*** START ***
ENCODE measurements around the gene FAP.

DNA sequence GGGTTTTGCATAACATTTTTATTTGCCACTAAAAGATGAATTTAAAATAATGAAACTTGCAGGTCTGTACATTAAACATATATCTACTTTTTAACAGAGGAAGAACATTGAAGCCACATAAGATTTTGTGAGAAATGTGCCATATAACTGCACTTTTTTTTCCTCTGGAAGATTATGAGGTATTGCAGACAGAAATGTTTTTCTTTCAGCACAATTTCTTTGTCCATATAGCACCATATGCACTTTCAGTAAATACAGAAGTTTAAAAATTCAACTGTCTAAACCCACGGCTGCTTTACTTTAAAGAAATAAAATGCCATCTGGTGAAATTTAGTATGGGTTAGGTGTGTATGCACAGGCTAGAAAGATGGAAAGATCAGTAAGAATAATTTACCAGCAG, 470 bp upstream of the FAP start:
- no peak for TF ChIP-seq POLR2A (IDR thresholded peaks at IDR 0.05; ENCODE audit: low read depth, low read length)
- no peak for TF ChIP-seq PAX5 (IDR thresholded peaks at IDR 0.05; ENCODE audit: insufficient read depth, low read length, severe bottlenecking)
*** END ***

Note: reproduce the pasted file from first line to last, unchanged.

ENCODE measurements around the gene FAP.

DNA sequence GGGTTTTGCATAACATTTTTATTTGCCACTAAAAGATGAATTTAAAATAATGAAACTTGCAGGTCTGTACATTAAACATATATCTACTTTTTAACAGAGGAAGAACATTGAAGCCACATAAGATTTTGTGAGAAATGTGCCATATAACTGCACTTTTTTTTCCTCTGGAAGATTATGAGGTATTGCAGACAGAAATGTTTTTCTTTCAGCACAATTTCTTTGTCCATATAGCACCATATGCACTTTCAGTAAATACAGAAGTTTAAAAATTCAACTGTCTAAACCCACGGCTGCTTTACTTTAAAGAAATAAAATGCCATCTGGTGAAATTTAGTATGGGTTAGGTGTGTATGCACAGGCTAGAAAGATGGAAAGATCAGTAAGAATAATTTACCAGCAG, 470 bp upstream of the FAP start:
- no peak for TF ChIP-seq POLR2A (IDR thresholded peaks at IDR 0.05; ENCODE audit: low read depth, low read length)
- no peak for TF ChIP-seq PAX5 (IDR thresholded peaks at IDR 0.05; ENCODE audit: insufficient read depth, low read length, severe bottlenecking)